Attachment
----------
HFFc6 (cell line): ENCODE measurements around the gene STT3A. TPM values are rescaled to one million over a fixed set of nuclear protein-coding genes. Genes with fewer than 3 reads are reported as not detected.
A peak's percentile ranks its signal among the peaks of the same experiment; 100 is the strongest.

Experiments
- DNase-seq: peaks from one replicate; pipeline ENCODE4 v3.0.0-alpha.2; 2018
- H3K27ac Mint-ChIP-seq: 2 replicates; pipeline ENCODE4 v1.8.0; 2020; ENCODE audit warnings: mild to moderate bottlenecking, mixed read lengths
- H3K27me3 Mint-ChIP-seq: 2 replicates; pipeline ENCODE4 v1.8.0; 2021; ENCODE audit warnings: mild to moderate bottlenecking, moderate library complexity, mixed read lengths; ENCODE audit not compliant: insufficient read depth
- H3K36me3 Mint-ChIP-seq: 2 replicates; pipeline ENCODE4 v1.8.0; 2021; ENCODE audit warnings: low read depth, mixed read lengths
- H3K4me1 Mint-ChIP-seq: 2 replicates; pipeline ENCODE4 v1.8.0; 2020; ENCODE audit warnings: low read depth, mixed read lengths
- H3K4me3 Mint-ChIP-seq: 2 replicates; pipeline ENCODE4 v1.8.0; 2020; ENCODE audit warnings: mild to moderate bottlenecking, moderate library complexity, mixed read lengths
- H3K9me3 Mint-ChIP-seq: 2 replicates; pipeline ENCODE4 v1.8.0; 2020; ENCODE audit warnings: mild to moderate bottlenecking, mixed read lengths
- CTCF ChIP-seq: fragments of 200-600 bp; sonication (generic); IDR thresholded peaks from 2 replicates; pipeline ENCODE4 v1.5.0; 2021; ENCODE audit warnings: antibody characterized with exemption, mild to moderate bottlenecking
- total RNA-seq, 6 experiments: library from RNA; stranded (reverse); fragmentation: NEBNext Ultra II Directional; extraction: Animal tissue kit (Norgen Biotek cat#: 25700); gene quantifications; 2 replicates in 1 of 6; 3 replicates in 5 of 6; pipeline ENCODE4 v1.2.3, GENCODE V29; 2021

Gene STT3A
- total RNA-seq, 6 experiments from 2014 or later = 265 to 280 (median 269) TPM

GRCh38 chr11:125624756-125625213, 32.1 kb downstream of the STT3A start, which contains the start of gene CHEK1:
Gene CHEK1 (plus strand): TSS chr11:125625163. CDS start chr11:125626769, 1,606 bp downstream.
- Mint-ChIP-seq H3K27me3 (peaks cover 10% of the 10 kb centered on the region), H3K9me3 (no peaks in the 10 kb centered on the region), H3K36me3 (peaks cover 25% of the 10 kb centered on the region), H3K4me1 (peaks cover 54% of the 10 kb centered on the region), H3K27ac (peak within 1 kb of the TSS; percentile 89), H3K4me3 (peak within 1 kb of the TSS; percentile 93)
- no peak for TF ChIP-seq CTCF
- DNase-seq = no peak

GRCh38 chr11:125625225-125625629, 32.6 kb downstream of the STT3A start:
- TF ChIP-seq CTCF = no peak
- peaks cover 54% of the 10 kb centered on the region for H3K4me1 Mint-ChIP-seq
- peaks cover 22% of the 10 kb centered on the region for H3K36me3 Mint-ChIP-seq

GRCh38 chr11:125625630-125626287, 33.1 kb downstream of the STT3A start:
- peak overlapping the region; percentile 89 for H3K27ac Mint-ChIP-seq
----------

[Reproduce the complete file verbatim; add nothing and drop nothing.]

HFFc6 (cell line): ENCODE measurements around the gene STT3A. TPM values are rescaled to one million over a fixed set of nuclear protein-coding genes. Genes with fewer than 3 reads are reported as not detected.
A peak's percentile ranks its signal among the peaks of the same experiment; 100 is the strongest.

Experiments
- DNase-seq: peaks from one replicate; pipeline ENCODE4 v3.0.0-alpha.2; 2018
- H3K27ac Mint-ChIP-seq: 2 replicates; pipeline ENCODE4 v1.8.0; 2020; ENCODE audit warnings: mild to moderate bottlenecking, mixed read lengths
- H3K27me3 Mint-ChIP-seq: 2 replicates; pipeline ENCODE4 v1.8.0; 2021; ENCODE audit warnings: mild to moderate bottlenecking, moderate library complexity, mixed read lengths; ENCODE audit not compliant: insufficient read depth
- H3K36me3 Mint-ChIP-seq: 2 replicates; pipeline ENCODE4 v1.8.0; 2021; ENCODE audit warnings: low read depth, mixed read lengths
- H3K4me1 Mint-ChIP-seq: 2 replicates; pipeline ENCODE4 v1.8.0; 2020; ENCODE audit warnings: low read depth, mixed read lengths
- H3K4me3 Mint-ChIP-seq: 2 replicates; pipeline ENCODE4 v1.8.0; 2020; ENCODE audit warnings: mild to moderate bottlenecking, moderate library complexity, mixed read lengths
- H3K9me3 Mint-ChIP-seq: 2 replicates; pipeline ENCODE4 v1.8.0; 2020; ENCODE audit warnings: mild to moderate bottlenecking, mixed read lengths
- CTCF ChIP-seq: fragments of 200-600 bp; sonication (generic); IDR thresholded peaks from 2 replicates; pipeline ENCODE4 v1.5.0; 2021; ENCODE audit warnings: antibody characterized with exemption, mild to moderate bottlenecking
- total RNA-seq, 6 experiments: library from RNA; stranded (reverse); fragmentation: NEBNext Ultra II Directional; extraction: Animal tissue kit (Norgen Biotek cat#: 25700); gene quantifications; 2 replicates in 1 of 6; 3 replicates in 5 of 6; pipeline ENCODE4 v1.2.3, GENCODE V29; 2021

Gene STT3A
- total RNA-seq, 6 experiments from 2014 or later = 265 to 280 (median 269) TPM

GRCh38 chr11:125624756-125625213, 32.1 kb downstream of the STT3A start, which contains the start of gene CHEK1:
Gene CHEK1 (plus strand): TSS chr11:125625163. CDS start chr11:125626769, 1,606 bp downstream.
- Mint-ChIP-seq H3K27me3 (peaks cover 10% of the 10 kb centered on the region), H3K9me3 (no peaks in the 10 kb centered on the region), H3K36me3 (peaks cover 25% of the 10 kb centered on the region), H3K4me1 (peaks cover 54% of the 10 kb centered on the region), H3K27ac (peak within 1 kb of the TSS; percentile 89), H3K4me3 (peak within 1 kb of the TSS; percentile 93)
- no peak for TF ChIP-seq CTCF
- DNase-seq = no peak

GRCh38 chr11:125625225-125625629, 32.6 kb downstream of the STT3A start:
- TF ChIP-seq CTCF = no peak
- peaks cover 54% of the 10 kb centered on the region for H3K4me1 Mint-ChIP-seq
- peaks cover 22% of the 10 kb centered on the region for H3K36me3 Mint-ChIP-seq

GRCh38 chr11:125625630-125626287, 33.1 kb downstream of the STT3A start:
- peak overlapping the region; percentile 89 for H3K27ac Mint-ChIP-seq